One pet with many toys: "the animal's toys"
    More than one pet with many toys: "the animals' toys"


    And a good link:

    http://www.dreaded-apostrophe.com/
    Last edited by Randi; 10-21-2009 at 07:01 AM.
    Randi



    "I don't know which weapons will be used in the third World war, but in the fourth, it will be sticks and stones" --- Albert Einstein.


  15. #90
    Join Date
    Mar 2006
    Location
    Ann Arbor, Michigan, USA
    Posts
    12,911
    Quote Originally Posted by Maya & Inka's mommy View Post
    I'm really trying to write as less mistakes as possible, but I cannot help writing mistakes.... . I left school 30 years ago, and English is only my 3rd language.....
    Please everybody, remember that not ALL members here have English as mothertongue...
    Lut, you are another one who speaks/writes English beautifully! I know only a few words of French and nothing of Dutch?/Flemish?/whatever else you speak there..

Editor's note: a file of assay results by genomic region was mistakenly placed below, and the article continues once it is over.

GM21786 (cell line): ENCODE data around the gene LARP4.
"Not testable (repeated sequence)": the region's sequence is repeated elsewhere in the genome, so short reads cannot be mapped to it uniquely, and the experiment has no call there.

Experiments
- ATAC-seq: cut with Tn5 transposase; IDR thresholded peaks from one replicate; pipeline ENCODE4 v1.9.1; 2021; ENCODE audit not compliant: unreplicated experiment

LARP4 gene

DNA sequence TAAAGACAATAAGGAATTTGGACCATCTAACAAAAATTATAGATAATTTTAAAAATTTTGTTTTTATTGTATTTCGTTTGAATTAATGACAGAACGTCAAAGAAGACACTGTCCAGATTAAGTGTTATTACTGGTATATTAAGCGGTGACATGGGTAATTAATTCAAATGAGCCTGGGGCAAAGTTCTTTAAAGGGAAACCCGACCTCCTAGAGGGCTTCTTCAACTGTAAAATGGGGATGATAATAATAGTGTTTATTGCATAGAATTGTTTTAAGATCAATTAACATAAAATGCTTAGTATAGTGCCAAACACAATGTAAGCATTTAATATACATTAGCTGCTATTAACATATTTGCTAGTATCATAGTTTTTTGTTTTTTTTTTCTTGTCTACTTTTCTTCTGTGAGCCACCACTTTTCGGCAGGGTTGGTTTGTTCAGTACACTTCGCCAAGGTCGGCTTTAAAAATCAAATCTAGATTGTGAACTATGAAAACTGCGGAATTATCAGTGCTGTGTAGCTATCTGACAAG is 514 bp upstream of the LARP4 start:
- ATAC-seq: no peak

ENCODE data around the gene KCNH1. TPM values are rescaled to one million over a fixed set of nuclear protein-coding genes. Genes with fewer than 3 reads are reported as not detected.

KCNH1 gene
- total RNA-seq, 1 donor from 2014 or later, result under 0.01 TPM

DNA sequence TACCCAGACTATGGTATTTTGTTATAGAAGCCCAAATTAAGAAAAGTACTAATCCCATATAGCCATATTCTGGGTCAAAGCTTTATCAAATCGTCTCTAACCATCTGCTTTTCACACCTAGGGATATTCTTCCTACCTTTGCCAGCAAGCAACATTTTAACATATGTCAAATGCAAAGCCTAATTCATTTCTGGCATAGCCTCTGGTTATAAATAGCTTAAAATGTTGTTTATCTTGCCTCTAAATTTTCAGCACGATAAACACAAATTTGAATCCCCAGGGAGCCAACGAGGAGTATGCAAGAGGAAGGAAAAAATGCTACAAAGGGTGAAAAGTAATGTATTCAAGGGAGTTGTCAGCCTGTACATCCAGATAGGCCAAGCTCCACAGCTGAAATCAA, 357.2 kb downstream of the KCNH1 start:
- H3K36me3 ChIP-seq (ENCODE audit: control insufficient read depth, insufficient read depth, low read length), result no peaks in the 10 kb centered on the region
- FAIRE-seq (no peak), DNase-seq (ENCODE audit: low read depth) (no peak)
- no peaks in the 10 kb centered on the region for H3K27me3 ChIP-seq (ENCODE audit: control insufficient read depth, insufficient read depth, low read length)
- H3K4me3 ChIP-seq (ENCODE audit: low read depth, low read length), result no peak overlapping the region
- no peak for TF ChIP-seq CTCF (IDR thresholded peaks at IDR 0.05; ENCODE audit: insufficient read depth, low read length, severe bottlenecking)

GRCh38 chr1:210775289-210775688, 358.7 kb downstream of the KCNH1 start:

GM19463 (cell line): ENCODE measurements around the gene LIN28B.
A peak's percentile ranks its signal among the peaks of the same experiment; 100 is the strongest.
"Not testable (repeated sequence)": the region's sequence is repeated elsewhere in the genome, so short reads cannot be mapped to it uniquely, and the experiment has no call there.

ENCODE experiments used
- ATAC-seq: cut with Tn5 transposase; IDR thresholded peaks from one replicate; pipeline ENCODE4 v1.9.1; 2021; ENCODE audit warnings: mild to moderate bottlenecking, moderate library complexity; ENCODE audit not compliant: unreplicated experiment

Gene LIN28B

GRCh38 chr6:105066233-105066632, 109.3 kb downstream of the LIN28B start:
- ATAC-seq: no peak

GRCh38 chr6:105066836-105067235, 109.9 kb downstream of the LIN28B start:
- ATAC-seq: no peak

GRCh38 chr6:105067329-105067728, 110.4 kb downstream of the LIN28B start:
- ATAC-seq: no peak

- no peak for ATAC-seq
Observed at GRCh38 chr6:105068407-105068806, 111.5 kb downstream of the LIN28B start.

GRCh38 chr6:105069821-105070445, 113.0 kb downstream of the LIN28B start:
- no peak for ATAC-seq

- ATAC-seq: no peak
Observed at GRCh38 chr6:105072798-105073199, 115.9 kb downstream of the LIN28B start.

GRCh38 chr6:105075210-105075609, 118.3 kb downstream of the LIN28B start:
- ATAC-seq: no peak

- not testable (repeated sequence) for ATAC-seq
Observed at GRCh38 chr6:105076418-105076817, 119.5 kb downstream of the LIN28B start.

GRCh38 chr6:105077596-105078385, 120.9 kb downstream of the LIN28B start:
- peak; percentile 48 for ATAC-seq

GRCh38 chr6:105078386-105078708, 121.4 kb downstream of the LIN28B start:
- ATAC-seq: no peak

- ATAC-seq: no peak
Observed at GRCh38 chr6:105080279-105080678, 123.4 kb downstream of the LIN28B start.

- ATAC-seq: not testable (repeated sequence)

All of you PT folks whose first language is not English do a beautiful job using it and keeping up with the discussions here and participating in them!!!
    I meant," said Ipslore bitterly, "what is there in this world that truly makes living worthwhile?"
    Death thought about it.
    "Cats," he said eventually. "Cats are nice."

    -- Terry Pratchett, Sourcery

Similar Threads

  1. Replies: 23
    Last Post: 04-11-2009, 05:49 PM
  2. Replies: 24
    Last Post: 09-24-2007, 03:28 PM
  3. Replies: 20
    Last Post: 05-08-2007, 01:22 PM
  4. Replies: 9
    Last Post: 01-15-2006, 03:36 PM
  5. Leslie's Rescue "Simon" and "Noel" (another ch girl)
    By QueenScoopalot in forum Cat General
    Replies: 22
    Last Post: 08-15-2004, 08:13 PM

Bookmarks

Posting Permissions

  • You may not post new threads
  • You may not post replies
  • You may not post attachments
  • You may not edit your posts
  •  

Copyright © 2001-2013 Pet of the Day.com